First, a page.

Breed Group: Miscellaneous Class
Originating in Persia, the Bergamasco is an ancient shepherding breed. They were developed to be independent and intelligent. The Bergamasco breed nearly became extinct after World War II but was revived by Dr. Maria Andreoli, an Italian scientist and breeder. Bergamasco's remain relatively rare both in Italy and in North America.

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The most distinctive and unique feature of the Bergamasco breed is the coat. The Bergamasco's are heavy-boned and muscular. They are a true working breed that shows great dedication and seriousness to the job they are given. They are of medium-size, strong, and courageous.

Does your Bergamasco bark, howl, and cry whenever you leave the house? Separation anxiety is extreme anxiety experienced by your dog when you are away from him.
The Bergamasco is not recommended for inexperienced or first time dog owners. The Bergamasco is loyal, gentle, and highly protective of their family, home, and territory. They will do okay with other dogs that they do not perceive as a threat, and other pets they have been raised with. Bergamasco's are tolerant and patient with children. This breed is wary, distrustful, and disliking of strangers. They are always alert, attentive, sensible, dignified, and well-balanced. The Bergamasco was never intended to be solely a pet.
The Bergamasco breed requires occasional brushing. The "cords" of the coat must be separated by hand and lightly brushed individually. Bathing should only be done when absolutely necessary as the Bergamasco takes an extremely long time to dry. Due to the rarity of this breed there are no known health issues or concerns.

If your dog is displaying behavior uncharacteristic of his normal actions, call the Vet.
The Bergamasco coat consists of three different texture types of hair: wool, goat, and dog. These three combine into feltlike matting that "cord" and grow to reach the ground; completely covering this breed like a curtain. The coat serves as protection from predators and weather.
Independent, intelligent, and free-thinking, the Bergamasco is not submissive. They were bred to solve problems on their own, and must know the "why's and wherefor's" of the commands they are given. Bergamasco's do not submit because of obedience, rather, they submit to display affection. This breed does not respond to harsh or heavy-handed training methods. Training must be done with respect, firmness, fairness, and consistency. Basic socialization and obedience is recommended. Teaching your dog to sit, lie down, and stay is vital to the training of your new puppy. There are several accepted methods of house training your new Bergamasco puppy. Consider crate training if you need to adapt your dog to a safe and confined environment for various safety and comfort reasons.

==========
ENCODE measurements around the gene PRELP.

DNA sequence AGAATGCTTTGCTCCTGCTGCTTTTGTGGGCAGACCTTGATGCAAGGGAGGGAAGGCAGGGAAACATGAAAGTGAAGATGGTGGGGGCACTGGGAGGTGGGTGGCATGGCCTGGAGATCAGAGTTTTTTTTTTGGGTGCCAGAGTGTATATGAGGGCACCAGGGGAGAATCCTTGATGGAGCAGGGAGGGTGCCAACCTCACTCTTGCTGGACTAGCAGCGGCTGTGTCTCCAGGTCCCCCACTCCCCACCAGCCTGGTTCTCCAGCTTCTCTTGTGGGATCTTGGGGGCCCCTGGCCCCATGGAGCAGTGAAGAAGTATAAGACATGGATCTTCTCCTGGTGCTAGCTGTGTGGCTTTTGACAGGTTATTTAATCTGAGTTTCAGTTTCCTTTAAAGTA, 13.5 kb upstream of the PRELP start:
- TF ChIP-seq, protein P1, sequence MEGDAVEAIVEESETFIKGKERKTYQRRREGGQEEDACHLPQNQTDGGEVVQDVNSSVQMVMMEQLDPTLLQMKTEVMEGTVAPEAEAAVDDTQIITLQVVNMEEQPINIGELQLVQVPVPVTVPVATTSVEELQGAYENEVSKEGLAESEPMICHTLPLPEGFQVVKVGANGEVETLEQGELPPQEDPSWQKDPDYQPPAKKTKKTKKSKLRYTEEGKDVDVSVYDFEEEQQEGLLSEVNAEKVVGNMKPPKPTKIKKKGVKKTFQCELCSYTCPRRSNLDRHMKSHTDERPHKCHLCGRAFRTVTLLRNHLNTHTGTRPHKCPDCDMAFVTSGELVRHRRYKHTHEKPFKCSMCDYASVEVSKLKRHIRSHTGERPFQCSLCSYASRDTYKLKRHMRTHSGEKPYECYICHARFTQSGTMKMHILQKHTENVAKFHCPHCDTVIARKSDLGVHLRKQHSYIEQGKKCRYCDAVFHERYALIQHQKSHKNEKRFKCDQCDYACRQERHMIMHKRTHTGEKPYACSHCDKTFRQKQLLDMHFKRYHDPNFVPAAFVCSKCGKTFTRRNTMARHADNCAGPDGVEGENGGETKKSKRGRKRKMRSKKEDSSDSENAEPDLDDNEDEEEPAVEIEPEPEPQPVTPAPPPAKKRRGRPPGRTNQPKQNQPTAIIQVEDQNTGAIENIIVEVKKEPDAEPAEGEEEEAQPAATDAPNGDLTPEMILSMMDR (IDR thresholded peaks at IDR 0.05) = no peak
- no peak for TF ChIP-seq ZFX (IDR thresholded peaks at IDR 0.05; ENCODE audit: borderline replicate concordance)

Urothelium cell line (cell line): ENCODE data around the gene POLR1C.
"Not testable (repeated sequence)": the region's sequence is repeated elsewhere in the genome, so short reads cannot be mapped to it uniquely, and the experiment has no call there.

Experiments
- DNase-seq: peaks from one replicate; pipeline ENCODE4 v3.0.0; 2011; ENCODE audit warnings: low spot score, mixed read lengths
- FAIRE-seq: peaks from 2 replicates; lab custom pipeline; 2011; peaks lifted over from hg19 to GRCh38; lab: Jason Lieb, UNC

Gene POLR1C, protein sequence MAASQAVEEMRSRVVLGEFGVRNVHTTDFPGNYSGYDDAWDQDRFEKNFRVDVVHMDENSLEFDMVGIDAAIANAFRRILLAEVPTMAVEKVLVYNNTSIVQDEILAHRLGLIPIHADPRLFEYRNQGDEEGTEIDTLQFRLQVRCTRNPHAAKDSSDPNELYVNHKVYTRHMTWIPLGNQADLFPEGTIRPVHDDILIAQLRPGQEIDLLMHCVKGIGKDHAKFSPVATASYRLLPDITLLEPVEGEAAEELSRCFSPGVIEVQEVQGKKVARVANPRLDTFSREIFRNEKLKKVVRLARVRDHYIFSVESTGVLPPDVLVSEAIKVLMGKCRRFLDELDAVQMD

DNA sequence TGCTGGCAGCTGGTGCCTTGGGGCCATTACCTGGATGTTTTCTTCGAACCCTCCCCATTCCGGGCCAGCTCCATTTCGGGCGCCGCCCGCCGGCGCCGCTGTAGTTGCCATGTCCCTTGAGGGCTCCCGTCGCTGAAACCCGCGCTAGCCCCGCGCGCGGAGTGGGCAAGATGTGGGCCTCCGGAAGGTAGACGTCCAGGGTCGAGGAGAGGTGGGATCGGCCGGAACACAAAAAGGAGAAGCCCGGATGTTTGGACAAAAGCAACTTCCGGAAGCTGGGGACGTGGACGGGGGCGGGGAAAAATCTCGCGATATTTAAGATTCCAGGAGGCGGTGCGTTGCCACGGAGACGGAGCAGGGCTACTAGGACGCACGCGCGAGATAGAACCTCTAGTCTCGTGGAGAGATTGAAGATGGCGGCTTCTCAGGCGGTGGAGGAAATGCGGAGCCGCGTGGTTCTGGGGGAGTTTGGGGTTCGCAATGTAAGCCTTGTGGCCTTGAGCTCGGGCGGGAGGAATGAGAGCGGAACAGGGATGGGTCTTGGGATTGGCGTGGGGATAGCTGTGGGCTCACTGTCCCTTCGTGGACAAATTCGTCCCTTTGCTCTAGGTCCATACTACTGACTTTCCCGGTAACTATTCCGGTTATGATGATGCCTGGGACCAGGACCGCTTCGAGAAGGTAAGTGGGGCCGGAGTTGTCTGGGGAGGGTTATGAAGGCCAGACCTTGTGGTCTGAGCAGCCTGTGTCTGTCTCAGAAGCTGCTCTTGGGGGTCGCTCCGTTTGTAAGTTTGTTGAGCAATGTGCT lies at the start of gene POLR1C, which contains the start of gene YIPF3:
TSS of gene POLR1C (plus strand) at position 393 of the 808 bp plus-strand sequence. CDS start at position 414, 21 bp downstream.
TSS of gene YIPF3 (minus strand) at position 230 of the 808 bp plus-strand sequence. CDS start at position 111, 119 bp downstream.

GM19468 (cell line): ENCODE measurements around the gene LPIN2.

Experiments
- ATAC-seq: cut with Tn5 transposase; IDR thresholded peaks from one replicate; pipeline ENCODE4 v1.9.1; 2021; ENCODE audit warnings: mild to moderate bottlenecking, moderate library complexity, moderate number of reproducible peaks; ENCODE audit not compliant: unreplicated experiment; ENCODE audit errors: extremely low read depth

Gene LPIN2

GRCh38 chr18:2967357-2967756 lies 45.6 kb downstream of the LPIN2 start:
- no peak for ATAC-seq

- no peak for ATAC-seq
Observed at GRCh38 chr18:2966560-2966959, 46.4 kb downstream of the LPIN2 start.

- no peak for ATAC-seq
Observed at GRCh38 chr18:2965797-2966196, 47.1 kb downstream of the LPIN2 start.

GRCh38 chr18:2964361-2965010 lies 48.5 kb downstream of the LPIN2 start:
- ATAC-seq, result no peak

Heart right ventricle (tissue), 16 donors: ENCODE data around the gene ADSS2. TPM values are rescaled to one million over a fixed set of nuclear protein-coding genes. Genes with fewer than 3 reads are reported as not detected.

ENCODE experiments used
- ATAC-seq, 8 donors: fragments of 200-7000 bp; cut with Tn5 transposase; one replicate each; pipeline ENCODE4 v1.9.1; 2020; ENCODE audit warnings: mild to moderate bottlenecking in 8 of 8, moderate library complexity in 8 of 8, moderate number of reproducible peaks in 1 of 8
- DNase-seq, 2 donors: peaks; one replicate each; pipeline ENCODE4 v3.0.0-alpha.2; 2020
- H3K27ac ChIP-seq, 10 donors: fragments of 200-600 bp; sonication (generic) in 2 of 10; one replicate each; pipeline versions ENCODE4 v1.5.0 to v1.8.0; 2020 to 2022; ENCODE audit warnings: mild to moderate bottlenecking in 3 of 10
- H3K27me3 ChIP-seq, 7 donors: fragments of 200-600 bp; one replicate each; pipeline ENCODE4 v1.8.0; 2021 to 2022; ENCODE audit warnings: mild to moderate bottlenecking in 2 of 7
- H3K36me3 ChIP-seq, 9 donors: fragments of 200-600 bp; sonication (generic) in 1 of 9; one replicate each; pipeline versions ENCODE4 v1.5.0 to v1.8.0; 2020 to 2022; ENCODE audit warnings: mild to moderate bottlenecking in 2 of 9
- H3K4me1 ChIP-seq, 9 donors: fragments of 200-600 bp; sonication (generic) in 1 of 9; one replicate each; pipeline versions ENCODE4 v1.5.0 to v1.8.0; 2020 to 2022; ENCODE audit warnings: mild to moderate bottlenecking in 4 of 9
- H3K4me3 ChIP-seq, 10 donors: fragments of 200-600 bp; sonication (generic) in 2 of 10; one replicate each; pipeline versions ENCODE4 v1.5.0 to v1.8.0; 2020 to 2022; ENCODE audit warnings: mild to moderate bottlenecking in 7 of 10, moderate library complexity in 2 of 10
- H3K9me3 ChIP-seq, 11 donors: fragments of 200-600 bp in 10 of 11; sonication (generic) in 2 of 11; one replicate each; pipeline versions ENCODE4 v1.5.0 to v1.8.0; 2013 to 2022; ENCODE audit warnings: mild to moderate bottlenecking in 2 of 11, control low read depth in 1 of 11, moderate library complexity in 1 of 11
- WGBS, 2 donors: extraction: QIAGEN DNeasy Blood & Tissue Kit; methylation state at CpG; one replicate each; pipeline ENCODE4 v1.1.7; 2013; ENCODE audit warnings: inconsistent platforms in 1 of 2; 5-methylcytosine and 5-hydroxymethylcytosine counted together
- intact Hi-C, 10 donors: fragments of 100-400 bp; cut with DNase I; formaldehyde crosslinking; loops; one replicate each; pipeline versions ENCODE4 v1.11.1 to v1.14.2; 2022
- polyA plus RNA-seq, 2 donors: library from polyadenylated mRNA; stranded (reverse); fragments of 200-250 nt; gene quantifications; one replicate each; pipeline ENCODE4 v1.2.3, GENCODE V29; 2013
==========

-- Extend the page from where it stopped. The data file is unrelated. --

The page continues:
The Bergamasco is best suited for cold climates. They are not recommended for apartment or city dwelling. They do best in a rural setting with room to roam, being given a job to do, and playtime with their family. Socialization is one of the single most important things you can do for your puppy.
Male: 70-84; Female: 57-71 lbs
Male: 23.5; Female: 22 inches
Black or Gray



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Bergamasco Questions

How possible is it for me to buy a Bergamasco in the USA and how much??

Yes it is possible to purchase a Bergamasco in the U.S.A. Going onto the AKC website and finding a registered breeder is the best and easiest way to start your journey on getting a new puppy.

Is it ok to get a Bergamasco living in the Caribbean?

The Bergamasco Shepherd has a thick wooly coat that forms into mats and flocks, which give the breed it's distinct look. With such coat, they need an owner that understands the breeds abilities to withstand heat. Although better in a cooler climate, as long as the dog has access to fresh, cool water at all times, is allowed inside where there is air conditioning and has shade/dog pool to cool off in outside then the dog should be fine. However, if those needs are not met, then I would suggest a different breed for where you live.

I need a dog that is hypo-allergenic, good with young kids, good with small dogs, and will be happy going on several daily walks. Is the Bergamasco breed a good recommendation?

Bergamasco's are really rare there are not a lot of breeders in the USA, but I say yes to all your questions. They are very sweet dogs.

Havanese is another great breed for your inquiry, sturdy but smaller. Between 10 to 14lbs.

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